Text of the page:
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3YM prop shaft coupling bolts and propeller nut torque settings?

Dec 14, 2016
26
Beneteau 37 Chichester
Does anyone know the torque settings for re-assembling the gearbox coupling on the inboard end of the prop shaft and the propeller nut please? Its for a 3YM on a 2009 Beneteau Oceanis 37, but I guess the engine is more important than the boat.

In summary we require torques for three different nuts:
  1. The 24mm nut that holds the prop shaft coupling onto the prop shaft
  2. The 4 M8 bolts that hold the prop shaft coupling onto the gearbox coupling
  3. The nut that holds the propeller on
I have attached some diagrams/photos to help explain in more detail.
 

Attachments

dLj

.
Mar 23, 2017
1,047
Hunter 30 Snug Harbor, Lake Champlain
What are the bolts made from? 316 stainless steel? Other? Do you know?

dj
 
Oct 26, 2010
925
Hunter 40.5 Beaufort, SC
If you can't get the specific torque values from the specific manufacturer of the equipment (Bene) you can probably reach out to an industrial supplier of fasteners. For most applications, when there is metal to metal contact and no compressible gaskets are used the torque is often determined by the material and grade of the fastener, the fastener size, the thread pitch (course or fine) and whether the fastener is lubricated. A difference between the material of the cap screw and nut can cause significant torquing problems too. Be sure to use all of these factors.

Note that the assembly torque for 316 SS is less than and 18/8 SS fastener and both are considerably less than for carbon steel regardless of the grade of carbon steel fastener. Also note that once the torque is applied and the torque wrench as "clicked" to the final applied torque, going back to re-torque is somewhat of a crapshoot. DO NOT OVER TORQUE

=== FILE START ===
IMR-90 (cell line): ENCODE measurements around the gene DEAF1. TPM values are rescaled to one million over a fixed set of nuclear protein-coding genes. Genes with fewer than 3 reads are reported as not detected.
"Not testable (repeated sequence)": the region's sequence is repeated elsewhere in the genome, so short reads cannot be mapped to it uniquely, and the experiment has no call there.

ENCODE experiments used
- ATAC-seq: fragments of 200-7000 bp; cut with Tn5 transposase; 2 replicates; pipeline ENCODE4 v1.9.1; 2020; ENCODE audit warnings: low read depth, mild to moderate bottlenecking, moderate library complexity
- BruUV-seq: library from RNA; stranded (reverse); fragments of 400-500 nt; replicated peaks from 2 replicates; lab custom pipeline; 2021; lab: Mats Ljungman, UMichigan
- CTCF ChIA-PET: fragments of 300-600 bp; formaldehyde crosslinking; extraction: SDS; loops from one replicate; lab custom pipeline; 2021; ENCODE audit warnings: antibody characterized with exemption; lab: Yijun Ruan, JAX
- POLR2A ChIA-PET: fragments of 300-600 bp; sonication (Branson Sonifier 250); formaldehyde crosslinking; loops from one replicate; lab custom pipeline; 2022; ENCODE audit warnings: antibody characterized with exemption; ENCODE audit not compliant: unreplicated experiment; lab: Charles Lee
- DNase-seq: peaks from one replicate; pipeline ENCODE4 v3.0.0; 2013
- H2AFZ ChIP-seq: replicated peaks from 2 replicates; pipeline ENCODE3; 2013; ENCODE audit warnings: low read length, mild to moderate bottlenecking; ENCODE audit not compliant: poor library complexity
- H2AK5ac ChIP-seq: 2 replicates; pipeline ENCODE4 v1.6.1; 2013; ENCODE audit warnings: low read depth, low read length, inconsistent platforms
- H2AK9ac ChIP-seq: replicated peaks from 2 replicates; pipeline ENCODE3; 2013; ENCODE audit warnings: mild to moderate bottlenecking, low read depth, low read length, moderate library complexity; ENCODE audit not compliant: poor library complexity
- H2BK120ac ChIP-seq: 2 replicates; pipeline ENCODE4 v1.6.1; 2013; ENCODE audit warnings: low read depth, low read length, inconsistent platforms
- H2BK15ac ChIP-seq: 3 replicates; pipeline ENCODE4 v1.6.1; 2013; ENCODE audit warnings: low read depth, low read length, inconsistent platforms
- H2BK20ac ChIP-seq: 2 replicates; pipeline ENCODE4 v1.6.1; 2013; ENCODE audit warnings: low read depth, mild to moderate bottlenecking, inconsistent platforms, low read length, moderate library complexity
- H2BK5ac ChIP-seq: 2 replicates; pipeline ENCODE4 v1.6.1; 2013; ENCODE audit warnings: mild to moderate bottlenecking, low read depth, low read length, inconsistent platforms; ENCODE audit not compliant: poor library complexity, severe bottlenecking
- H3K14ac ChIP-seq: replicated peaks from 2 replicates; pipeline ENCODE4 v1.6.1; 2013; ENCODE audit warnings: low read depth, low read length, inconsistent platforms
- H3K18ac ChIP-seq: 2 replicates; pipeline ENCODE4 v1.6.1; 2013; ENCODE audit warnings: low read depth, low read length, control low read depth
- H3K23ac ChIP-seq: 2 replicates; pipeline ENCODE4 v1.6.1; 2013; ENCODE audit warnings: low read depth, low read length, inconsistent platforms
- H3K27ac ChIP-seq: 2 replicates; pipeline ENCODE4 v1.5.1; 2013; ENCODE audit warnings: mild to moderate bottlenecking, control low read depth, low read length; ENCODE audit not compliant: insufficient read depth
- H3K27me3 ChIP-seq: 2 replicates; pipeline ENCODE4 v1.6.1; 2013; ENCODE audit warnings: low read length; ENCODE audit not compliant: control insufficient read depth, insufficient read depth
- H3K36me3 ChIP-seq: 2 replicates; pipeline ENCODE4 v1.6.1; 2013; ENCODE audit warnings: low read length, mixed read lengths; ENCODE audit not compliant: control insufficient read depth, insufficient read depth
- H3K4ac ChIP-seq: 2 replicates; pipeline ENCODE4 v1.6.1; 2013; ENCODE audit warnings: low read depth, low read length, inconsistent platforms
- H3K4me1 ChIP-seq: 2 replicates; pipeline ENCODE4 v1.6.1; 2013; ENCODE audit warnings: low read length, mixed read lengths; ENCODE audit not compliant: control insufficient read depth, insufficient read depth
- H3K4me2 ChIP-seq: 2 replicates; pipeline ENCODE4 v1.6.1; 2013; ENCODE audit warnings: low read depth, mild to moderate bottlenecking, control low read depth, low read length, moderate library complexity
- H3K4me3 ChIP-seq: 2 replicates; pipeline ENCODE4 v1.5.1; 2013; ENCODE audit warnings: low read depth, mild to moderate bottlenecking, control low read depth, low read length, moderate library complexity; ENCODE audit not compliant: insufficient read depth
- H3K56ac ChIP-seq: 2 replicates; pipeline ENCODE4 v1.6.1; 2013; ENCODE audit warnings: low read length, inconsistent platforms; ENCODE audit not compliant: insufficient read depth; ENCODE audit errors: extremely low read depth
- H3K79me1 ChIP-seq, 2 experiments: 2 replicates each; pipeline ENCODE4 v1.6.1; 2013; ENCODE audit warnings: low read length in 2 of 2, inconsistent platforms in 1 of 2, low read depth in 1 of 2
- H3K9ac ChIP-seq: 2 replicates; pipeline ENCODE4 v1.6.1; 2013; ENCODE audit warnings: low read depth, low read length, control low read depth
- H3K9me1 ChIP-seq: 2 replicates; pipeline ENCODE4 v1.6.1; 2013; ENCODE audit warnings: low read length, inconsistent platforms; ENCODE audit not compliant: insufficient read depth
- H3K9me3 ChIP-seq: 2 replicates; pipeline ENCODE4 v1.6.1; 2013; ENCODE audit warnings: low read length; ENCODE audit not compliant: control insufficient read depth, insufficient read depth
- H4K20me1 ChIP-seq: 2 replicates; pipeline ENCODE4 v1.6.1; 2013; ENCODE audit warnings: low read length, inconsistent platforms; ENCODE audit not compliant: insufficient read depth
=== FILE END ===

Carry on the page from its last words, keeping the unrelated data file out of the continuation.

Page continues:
By the way, since the shaft is not made by the engine or transmission manufacturer, they have little if anything to say about the torque to be used. That has to come from the manufacturer/assembler of the shaft coupling and shaft. If I were a betting man, since these are all metal to metal that they used the standard industrial guidelines from the fastener manufacturers.
 
Last edited:
Apr 8, 2010
1,259
Ericson Yachts Olson 34 Portland OR
While precision is a worthy goal, in about 40 years I have not observed a boat yard mechanic using a torque wrench for any of these fasteners. Of course I could have easily missed that part, not being present all the time work was going on.

I suspect that, like most of us with experience tightening (and occasionally breaking) fasteners, the folks turning the handle on the socket wrench have a pretty good 'muscle memory' for "snug", "tight", and final-eighth of a turn "tighter" , and "stop right there - that's enough".......

Hope you get a better answer!
:)
 
May 17, 2004
2,276
Beneteau Oceanis 37 LE Havre de Grace
While precision is a worthy goal, in about 40 years I have not observed a boat yard mechanic using a torque wrench for any of these fasteners. Of course I could have easily missed that part, not being present all the time work was going on.

I suspect that, like most of us with experience tightening (and occasionally breaking) fasteners, the folks turning the handle on the socket wrench have a pretty good 'muscle memory' for "snug", "tight", and final-eighth of a turn "tighter" , and "stop right there - that's enough".......

Hope you get a better answer!
:)
:plus:
I couldn’t remove the originally installed coupling bolts last time I tried, so I heartily agree. (They’re pristine; no signs of sticking from corrosion.). I suspect that the torque amount is specified only by how many wheaties the installer ate that morning.
 
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Oct 26, 2010
925
Hunter 40.5 Beaufort, SC
While precision is a worthy goal, in about 40 years I have not observed a boat yard mechanic using a torque wrench for any of these fasteners. Of course I could have easily missed that part, not being present all the time work was going on.

I suspect that, like most of us with experience tightening (and occasionally breaking) fasteners, the folks turning the handle on the socket wrench have a pretty good 'muscle memory' for "snug", "tight", and final-eighth of a turn "tighter" , and "stop right there - that's enough".......